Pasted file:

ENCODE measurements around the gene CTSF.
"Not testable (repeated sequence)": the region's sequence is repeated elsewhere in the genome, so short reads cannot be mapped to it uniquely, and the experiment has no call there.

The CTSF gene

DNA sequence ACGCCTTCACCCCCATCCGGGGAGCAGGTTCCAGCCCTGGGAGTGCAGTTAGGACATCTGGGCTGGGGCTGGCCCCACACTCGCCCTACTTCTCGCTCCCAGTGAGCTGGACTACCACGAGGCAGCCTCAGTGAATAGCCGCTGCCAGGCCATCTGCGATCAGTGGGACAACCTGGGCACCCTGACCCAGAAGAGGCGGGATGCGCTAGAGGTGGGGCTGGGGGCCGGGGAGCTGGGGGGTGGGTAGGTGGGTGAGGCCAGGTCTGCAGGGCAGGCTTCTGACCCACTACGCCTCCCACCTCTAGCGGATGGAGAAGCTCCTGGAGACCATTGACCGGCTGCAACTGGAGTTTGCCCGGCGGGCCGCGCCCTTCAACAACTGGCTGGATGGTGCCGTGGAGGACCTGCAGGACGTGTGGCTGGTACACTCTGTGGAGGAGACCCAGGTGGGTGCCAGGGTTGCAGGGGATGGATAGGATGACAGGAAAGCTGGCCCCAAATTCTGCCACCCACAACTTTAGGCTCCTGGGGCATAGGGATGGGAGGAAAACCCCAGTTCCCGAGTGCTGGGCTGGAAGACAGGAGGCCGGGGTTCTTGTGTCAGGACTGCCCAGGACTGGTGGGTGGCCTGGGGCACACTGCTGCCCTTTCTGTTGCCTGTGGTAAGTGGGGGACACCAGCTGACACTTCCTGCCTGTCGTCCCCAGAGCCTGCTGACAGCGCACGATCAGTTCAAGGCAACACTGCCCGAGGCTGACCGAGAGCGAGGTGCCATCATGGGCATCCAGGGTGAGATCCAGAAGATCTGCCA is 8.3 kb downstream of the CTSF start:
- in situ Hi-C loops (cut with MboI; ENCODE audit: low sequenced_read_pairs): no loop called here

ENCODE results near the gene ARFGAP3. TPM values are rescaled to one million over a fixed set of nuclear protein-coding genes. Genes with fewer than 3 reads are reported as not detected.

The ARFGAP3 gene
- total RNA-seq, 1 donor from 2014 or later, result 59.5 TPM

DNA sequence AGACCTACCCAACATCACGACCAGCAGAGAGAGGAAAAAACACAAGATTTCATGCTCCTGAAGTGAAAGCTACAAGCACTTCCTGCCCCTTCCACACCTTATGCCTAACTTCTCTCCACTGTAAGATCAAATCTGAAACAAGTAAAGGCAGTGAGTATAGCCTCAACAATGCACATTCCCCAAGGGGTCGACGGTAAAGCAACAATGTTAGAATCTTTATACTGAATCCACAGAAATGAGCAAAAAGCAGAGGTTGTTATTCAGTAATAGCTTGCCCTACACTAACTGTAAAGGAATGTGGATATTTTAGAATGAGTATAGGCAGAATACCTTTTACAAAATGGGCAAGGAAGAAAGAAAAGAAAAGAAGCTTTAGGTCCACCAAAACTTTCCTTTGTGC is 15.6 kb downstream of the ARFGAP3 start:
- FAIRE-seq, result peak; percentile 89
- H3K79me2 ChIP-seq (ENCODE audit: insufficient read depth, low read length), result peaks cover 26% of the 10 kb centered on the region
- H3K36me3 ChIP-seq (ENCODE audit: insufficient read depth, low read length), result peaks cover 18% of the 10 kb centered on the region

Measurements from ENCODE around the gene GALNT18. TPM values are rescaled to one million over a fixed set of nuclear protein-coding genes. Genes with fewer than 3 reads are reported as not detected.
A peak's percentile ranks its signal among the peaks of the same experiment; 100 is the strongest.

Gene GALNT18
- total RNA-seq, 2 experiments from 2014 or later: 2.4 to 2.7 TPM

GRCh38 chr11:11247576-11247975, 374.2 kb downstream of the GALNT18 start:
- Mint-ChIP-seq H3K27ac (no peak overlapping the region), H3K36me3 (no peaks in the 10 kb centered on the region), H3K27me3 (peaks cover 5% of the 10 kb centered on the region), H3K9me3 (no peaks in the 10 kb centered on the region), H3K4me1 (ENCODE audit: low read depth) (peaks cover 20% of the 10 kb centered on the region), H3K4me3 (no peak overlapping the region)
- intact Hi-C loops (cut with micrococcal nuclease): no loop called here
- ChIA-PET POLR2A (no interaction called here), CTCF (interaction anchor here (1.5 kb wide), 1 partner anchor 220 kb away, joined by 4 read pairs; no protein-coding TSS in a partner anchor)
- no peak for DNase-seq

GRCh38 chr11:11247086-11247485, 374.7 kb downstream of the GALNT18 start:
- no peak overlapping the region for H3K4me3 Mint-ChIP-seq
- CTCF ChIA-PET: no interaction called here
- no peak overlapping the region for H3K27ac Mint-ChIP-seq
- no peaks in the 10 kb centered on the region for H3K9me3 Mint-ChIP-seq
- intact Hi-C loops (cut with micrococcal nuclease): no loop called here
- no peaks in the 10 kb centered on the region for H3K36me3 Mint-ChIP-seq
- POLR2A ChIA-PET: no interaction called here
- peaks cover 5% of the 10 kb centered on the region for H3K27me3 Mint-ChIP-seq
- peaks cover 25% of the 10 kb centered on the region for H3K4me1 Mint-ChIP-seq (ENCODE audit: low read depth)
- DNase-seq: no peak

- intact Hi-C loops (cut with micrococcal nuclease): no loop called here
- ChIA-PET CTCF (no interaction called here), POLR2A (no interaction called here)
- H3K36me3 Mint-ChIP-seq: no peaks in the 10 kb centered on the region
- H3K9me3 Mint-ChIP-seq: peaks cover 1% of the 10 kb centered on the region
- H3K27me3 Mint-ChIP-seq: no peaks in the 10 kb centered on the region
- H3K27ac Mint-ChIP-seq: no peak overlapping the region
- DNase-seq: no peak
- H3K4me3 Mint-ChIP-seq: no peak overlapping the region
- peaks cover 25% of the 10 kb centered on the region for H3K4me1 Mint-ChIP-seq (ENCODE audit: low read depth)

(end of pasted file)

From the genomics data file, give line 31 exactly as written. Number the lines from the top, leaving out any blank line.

- peaks cover 25% of the 10 kb centered on the region for H3K4me1 Mint-ChIP-seq (ENCODE audit: low read depth)